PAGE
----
In an unprecedented move, the Jordanian Muslim Brotherhood is looking to officially advocate changing the government structure of Jordan, according to London-based Al-Hayah newspaper.
The “constitutional kingdom” document is a plan reforming the regime to stop the king exercising full executive power. It was presented to the Brotherhood’s shura council in 2006 and later in 2009, receiving little encouragement in both incidents.
It is to be presented in front of the council again for approval. Former head of the Brotherhood’s political committee, Rahil Gharaibeh, assured Al-Hayah that there is almost unanimity concerning the approval of the draft this time.
“There is no veto on the ‘constitutional kingdom’,” Gharaibeh told Al-Hayah. The document is seen as widely controversial for its intention to limit the authority of the palace in ruling the country.
The Brotherhood’s deputy leader, Zaki Bani-Rashid, told Al-Hayah that coming up with a final draft of the document would take “a few more months”, assuring that the Brotherhood had gone “a long way in its plans for economic plans,” only the proposals for a political structure remained to be worked out.
He added that the new economic plan of the Brotherhood for Jordan would be reminiscent of the “renaissance project” adopted by Egyptian president, Mohamed Morsy, during his presidential campaign.
Egypt’s Muslim Brotherhood spokesperson, Mahmoud Ghozlan, denied any coordination between the branches of the Brotherhood on the document.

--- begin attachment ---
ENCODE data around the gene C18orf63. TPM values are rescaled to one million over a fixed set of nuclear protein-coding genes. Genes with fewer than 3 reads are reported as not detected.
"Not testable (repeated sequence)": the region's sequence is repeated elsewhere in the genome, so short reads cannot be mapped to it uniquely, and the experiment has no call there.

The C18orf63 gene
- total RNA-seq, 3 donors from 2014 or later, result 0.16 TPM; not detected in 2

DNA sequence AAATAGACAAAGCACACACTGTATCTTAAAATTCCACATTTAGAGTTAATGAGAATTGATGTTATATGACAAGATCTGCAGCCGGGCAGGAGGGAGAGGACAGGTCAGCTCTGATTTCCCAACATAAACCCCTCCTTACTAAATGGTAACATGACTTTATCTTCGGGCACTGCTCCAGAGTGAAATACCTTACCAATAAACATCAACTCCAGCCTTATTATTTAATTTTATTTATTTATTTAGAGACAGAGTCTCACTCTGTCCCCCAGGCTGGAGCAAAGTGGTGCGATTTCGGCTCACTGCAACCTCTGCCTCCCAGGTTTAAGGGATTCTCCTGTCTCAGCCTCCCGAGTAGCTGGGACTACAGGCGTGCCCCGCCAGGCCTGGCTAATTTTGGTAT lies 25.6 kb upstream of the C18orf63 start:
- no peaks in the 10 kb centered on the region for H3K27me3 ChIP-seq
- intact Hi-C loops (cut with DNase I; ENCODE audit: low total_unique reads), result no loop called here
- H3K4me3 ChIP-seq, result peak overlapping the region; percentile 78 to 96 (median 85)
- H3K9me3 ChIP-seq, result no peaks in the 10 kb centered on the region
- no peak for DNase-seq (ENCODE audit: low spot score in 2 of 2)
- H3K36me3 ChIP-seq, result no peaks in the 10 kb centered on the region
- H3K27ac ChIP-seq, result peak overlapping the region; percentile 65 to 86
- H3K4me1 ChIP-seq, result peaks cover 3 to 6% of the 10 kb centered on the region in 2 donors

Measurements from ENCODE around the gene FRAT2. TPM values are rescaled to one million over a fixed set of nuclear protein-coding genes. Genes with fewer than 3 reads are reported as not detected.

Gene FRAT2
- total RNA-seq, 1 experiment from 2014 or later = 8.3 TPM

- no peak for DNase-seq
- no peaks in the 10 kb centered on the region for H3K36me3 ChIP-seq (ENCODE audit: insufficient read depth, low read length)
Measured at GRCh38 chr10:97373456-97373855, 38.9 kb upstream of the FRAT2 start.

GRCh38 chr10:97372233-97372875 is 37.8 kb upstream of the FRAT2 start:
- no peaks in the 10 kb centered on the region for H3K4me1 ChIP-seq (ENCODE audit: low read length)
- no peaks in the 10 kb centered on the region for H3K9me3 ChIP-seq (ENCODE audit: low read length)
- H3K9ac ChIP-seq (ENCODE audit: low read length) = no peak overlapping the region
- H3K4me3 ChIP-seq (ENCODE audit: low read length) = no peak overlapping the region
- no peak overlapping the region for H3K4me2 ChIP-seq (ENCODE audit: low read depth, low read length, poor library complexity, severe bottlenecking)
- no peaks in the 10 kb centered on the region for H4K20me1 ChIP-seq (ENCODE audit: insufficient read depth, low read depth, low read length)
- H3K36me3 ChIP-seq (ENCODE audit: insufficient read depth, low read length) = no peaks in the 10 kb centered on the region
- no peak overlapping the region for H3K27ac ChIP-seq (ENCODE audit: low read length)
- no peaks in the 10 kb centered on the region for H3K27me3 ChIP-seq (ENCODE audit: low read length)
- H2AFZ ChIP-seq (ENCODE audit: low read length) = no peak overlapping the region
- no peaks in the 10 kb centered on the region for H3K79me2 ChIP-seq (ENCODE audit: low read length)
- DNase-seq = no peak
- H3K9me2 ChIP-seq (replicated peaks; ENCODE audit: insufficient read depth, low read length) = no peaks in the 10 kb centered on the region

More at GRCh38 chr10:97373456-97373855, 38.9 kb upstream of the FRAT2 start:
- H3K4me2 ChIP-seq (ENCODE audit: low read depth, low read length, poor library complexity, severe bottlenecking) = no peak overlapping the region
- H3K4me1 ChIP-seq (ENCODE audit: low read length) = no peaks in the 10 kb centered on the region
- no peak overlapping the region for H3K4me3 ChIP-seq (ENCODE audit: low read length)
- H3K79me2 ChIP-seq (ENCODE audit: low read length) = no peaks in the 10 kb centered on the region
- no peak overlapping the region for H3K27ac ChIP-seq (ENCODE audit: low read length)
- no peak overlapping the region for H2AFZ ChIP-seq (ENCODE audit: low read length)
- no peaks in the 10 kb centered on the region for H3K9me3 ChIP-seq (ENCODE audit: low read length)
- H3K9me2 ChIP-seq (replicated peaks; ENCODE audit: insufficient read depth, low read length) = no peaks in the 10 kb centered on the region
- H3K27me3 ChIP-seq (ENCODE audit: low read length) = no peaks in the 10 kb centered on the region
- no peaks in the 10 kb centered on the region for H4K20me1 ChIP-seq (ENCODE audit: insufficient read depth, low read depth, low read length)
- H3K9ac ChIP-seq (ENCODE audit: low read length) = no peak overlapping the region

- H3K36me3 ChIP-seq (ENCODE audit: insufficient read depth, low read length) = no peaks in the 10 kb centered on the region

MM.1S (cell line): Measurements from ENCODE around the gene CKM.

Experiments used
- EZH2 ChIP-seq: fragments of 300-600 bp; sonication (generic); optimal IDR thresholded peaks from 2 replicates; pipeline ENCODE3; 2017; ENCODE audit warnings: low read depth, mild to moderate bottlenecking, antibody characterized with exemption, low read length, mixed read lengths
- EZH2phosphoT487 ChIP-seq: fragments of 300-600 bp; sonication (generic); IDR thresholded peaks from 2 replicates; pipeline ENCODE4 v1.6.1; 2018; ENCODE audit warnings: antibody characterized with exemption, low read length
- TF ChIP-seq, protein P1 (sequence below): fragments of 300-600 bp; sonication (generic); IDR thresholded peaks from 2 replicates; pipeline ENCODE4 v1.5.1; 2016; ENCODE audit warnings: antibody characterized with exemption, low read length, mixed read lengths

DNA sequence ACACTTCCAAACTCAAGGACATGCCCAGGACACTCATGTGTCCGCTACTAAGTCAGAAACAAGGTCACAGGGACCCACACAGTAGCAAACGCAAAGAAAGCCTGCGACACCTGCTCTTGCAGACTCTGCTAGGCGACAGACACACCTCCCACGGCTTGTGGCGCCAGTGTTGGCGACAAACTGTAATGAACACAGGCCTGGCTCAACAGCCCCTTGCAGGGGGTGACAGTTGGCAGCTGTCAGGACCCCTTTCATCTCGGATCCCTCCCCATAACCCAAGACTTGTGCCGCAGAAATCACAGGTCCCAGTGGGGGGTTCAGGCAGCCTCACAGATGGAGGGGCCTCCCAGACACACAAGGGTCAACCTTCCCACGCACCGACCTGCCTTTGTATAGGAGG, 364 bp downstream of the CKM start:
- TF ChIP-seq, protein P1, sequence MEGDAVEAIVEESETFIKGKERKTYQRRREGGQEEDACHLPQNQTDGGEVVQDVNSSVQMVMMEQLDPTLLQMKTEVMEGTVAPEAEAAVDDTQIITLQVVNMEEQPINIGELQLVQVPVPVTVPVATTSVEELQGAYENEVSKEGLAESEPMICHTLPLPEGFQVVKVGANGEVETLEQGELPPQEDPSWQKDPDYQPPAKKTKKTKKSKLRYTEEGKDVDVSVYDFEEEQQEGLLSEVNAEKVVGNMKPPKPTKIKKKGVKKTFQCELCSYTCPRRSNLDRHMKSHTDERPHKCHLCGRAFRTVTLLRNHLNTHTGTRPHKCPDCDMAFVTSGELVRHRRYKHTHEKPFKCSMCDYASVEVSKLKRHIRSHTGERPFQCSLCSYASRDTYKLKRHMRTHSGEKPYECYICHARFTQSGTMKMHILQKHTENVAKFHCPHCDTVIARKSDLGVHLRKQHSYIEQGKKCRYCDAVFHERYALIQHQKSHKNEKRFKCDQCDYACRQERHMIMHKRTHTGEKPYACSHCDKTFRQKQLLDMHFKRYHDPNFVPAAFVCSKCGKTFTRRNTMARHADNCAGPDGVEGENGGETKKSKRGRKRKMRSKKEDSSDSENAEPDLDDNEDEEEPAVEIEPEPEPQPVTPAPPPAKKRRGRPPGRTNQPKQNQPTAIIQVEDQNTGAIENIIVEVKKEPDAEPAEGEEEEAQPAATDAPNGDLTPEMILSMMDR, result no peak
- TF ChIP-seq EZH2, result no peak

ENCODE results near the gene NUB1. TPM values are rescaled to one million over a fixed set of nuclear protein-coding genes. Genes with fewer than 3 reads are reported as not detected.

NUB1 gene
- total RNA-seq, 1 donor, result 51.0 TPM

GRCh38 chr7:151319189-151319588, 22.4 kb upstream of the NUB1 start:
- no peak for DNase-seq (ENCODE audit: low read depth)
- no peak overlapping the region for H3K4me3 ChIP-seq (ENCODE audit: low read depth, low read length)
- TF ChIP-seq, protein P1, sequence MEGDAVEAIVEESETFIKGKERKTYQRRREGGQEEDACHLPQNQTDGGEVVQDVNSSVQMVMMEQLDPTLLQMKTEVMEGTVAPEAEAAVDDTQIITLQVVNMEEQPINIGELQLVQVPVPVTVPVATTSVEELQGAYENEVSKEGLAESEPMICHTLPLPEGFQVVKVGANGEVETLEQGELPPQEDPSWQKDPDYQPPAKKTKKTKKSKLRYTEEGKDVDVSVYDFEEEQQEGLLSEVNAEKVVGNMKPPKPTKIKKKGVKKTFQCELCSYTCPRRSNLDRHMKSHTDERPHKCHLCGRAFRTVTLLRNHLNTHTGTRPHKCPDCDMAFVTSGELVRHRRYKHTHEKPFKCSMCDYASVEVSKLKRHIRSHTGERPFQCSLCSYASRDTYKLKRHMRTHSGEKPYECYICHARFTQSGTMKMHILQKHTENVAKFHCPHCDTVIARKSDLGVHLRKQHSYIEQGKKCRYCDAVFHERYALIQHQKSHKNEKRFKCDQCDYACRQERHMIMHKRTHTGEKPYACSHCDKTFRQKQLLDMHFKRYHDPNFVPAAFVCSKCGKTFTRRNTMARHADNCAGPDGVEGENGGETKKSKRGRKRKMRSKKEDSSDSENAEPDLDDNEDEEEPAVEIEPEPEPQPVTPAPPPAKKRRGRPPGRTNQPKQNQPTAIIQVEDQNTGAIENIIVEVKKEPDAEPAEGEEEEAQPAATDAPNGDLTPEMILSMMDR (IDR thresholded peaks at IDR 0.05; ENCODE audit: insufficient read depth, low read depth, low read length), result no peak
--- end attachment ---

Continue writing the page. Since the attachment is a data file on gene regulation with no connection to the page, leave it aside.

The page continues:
“It is the first time I hear of such a draft,” Ghozlan said, adding that the Muslim Brotherhood in Egypt doesn’t intervene in the affairs of any other branch. “The people of Mecca are better informed with their own affairs,” he commented, quoting a popular Arabic expression discouraging intervention.
Ghozlan also said the Egypt’s Muslim Brotherhood would welcome such a movement “if the Jordanian people approve.”
Among other changes the Brotherhood and its political arm, the Islamic Work Front Party, are planning to support is amending articles 34, 34, and 36 of the constitution. The amendments would allow the parliamentary majority form the government, and elect the members of the senate rather than them being appointed. The changes necessitate dissolving the current parliament.
News about the new plan has been met with dismay in Jordan. Many opposition movements have accused the Muslim Brotherhood of being after its own interests rather than attempting to create true political reform, according to Egyptian state-owned newspaper Al-Ahram.
The Brotherhood responded by confirming that it has been attempting to change the structure of the regime for at least three years, the ideas were not new.
The Jordanian Brotherhood is boycotting the general elections due to be held soon, a matter which allowed the current regime further criticism of the Brotherhood’s actions.
“How could the Brotherhood demand amending the constitution and changing the regime structure without even taking part in the coming elections?” Jordanian minister of information, Samih Me’aitah, told Al-Hayah.